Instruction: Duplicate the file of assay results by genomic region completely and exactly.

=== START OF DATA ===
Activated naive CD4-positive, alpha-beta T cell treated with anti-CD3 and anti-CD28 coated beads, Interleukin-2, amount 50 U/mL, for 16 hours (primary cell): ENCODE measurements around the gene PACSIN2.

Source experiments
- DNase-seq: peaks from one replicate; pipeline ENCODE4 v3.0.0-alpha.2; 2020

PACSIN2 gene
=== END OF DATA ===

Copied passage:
Activated naive CD4-positive, alpha-beta T cell treated with anti-CD3 and anti-CD28 coated beads, Interleukin-2, amount 50 U/mL, for 16 hours (primary cell): ENCODE measurements around the gene PACSIN2.

Source experiments
- DNase-seq: peaks from one replicate; pipeline ENCODE4 v3.0.0-alpha.2; 2020

PACSIN2 gene